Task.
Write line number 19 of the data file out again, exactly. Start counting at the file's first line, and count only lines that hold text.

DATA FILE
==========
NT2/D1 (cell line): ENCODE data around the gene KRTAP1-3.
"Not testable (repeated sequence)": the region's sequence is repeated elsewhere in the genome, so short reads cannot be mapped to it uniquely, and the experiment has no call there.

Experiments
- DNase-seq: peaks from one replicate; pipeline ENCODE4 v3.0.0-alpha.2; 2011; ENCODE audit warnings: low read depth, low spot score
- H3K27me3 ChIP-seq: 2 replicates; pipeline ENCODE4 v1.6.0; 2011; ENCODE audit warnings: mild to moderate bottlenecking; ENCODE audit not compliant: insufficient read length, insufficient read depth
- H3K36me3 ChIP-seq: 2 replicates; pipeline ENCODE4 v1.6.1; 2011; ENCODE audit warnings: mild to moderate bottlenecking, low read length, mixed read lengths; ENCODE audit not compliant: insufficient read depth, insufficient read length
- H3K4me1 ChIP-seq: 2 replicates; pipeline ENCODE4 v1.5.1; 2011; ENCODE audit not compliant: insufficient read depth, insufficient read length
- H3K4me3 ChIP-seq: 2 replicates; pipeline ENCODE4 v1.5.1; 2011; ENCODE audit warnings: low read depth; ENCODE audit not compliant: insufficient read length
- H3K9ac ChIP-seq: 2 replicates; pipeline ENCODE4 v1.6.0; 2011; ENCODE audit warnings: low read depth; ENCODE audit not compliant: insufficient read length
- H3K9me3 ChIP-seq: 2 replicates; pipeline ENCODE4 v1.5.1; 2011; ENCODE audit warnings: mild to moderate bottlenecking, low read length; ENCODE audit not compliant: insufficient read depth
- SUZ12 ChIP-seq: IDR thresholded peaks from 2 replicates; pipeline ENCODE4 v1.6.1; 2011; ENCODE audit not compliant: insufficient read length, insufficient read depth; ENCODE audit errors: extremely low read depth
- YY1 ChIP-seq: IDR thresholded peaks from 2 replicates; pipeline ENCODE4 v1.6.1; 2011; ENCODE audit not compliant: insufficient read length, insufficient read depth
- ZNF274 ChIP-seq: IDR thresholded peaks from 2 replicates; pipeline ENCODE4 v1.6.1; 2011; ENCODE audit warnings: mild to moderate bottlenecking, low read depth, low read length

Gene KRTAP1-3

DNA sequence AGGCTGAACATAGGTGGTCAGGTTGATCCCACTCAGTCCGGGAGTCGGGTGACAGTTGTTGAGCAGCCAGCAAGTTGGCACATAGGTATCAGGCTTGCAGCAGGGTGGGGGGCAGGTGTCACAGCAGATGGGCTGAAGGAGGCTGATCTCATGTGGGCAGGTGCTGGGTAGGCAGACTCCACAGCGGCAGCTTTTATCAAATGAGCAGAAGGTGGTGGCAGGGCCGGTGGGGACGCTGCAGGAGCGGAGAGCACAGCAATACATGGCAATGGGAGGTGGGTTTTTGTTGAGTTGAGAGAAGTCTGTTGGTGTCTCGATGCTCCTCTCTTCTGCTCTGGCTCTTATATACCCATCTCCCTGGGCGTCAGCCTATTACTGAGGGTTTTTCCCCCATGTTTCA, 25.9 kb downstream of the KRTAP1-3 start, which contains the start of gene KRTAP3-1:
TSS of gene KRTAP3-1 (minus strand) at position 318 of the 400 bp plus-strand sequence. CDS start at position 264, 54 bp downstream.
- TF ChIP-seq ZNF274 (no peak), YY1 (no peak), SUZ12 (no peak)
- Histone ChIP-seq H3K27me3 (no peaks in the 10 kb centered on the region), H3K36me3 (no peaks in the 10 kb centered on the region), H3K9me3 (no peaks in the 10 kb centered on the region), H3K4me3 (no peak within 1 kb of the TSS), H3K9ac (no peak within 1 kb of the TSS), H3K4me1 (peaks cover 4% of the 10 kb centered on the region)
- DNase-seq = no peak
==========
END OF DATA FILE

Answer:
- DNase-seq = no peak